Leave It To A Song plays with the idea of how music can take you back to a memory. It’s the type of song that reminds us what exactly we love about music. Bandi says “I tried to write a couple of songs that look back at life like that, but they did such a great job writing this that I knew it was better than any of the ones that I have tried to write about songs that I had to cut that one.” This includes one of the first songs that he wrote when he first moved to Nashville called Track 9 (which was recorded by Clark Manson) of which he says “I still love that song so much.” Even though Leave It To A Song doesn’t mention a specific song, Bandi tells us “You know what song” it’s about for you.
3. “Would Have Loved Her”
By Zach Kale and Chris Bandi
Would Have Loved Her was a late addition to the album, but as Bandi tells it, he had the concept for this song for a long time. “It’s a kind of autobiographical story. I wrote it about my grandpa, and he passed away a few months before I met my girlfriend and I had the idea I bet you would have loved her in my notes for such a long time and a couple people I brought it in to write. Nobody really fit on it and I brought it to Zach and Zach actually told me that his father passed away before he met his wife, and I said, I think I know what we’re writing today. So that one, just tugs at the heartstrings a little bit. I think that it is simple lyrically, but I feel like a lot of people can relate to that. And either have been through a situation like that, that they can, you know, pull back on. And then we wanted to use true life events. When we were we were telling that story. So the fact that people had liked it and every time we played it in live, it’s gone over really, really well.”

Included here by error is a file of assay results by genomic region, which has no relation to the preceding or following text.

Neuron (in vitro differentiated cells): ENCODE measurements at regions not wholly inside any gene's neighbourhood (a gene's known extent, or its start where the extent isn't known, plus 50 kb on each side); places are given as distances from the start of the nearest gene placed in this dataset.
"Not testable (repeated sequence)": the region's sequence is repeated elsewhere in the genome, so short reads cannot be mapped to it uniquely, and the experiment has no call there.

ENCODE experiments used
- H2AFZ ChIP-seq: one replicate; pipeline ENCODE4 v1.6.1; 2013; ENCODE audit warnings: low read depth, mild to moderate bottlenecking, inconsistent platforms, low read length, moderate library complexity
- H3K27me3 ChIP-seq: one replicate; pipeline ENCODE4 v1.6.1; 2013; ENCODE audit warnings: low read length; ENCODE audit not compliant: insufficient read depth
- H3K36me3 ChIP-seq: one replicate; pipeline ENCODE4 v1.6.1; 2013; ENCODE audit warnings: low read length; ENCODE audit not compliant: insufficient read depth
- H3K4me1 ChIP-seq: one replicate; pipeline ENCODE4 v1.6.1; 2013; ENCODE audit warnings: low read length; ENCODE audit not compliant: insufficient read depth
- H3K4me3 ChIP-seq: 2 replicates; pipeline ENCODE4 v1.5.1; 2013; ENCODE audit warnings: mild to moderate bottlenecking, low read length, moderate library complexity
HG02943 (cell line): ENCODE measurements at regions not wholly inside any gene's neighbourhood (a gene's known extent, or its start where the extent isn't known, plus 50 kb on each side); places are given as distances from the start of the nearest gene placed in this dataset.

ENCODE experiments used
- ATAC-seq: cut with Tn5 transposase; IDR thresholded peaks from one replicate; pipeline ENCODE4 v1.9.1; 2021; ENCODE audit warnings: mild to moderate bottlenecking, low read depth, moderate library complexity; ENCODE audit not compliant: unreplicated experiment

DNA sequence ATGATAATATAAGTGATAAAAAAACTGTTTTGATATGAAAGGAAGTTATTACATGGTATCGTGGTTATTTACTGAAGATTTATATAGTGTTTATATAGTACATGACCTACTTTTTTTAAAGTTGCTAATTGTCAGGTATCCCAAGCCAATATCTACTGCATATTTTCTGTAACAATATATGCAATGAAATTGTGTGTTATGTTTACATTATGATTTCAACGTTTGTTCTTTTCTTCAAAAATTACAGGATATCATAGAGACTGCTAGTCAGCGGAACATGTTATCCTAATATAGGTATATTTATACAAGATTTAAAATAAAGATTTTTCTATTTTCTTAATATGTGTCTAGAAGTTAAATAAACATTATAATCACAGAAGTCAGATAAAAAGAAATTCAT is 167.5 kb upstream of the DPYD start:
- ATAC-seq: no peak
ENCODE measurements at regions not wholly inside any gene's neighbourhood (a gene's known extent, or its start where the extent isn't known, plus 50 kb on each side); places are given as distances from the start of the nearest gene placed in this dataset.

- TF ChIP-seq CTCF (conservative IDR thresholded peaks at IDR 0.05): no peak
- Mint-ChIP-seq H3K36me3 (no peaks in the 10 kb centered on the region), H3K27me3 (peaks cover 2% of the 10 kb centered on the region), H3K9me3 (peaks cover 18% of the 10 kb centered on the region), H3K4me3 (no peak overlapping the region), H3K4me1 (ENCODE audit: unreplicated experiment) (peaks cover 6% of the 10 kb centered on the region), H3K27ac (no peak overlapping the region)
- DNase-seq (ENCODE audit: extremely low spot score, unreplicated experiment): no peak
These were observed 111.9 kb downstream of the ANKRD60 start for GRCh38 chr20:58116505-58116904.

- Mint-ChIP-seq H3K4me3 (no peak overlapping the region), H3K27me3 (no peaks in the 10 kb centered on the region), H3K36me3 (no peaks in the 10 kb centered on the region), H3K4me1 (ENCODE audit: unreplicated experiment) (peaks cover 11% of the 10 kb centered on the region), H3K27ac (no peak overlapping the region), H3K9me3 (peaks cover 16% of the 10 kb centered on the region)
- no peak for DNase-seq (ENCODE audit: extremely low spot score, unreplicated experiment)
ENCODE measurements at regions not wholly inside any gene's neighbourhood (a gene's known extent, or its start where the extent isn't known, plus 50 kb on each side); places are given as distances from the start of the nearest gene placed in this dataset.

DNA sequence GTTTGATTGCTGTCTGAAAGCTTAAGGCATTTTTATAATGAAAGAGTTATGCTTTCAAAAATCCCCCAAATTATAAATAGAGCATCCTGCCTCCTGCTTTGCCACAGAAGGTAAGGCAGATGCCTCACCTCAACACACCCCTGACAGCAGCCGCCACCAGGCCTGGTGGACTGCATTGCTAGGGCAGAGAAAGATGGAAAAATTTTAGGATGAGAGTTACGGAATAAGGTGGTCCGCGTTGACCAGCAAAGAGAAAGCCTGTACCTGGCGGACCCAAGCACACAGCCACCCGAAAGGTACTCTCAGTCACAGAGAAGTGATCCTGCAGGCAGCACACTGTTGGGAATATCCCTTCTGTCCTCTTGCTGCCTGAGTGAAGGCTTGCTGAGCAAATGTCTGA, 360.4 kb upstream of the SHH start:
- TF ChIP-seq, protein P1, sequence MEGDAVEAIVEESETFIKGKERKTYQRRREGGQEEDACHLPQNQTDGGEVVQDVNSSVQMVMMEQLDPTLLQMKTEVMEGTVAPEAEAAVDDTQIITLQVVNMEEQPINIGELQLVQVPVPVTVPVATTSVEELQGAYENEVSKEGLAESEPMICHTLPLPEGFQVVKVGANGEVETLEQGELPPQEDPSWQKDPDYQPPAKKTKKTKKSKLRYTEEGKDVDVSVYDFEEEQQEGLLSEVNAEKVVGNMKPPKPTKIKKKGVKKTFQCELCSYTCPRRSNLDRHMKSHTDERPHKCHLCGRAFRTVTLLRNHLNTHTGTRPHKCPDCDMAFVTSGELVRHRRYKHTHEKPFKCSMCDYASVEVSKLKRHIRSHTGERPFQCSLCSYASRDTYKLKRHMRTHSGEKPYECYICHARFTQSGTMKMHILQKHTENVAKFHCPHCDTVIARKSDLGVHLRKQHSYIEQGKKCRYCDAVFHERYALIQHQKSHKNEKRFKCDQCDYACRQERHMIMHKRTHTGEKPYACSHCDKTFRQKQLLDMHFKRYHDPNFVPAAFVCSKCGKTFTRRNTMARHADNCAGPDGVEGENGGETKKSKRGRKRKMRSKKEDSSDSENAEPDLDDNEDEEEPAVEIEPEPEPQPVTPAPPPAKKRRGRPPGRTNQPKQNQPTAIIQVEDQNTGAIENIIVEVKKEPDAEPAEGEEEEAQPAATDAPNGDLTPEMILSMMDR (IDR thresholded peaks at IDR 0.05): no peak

One of the especially captivating things about this song is how its stripped down production puts the focus on the lyrics. It highlights Bandi’s unique voice which has simultaneous characteristics of roughness and smoothness to it. He tells us that they had actually recorded the song with a full band as well as the piano vocal. “Barry Weiss runs my label and he is record royalty. He has worked with some of the biggest acts in the world and he was like I think we just go with the, the piano vocal. I think it brings out so much of that emotion and draws everybody into the lyrics so they can actually listen to it.”
By Allison Veltz Cruz, Zach Kale, and Connie Harrington
The transition between Would Have Loved Her and Free especially shows the transitions between songs that Bandi had mentioned that he had in mind while building the album. After an emotionally heavy song, Free feels weightless and gives a well earned feeling of release. This recording captures the energy of his live show perfectly. “I love singing Free live that is one of my favorite songs to play live because they break it down a little bit of it and then we just jam out at the end. It has a little bit of R&B in there but it still has all of country roots. The songwriters Connie Harrington, Allison Veltz and Zach Kale did a phenomenal job with that song and, again, the fact that they let me go in and cut that is just incredible and still baffles me, because that is such a great song…Free has kind of those, those choir vibes so we said we just took you to church.”
5. “They Make Whiskey”
By Chris Bandi, Billy Montana, and Dave Turnbull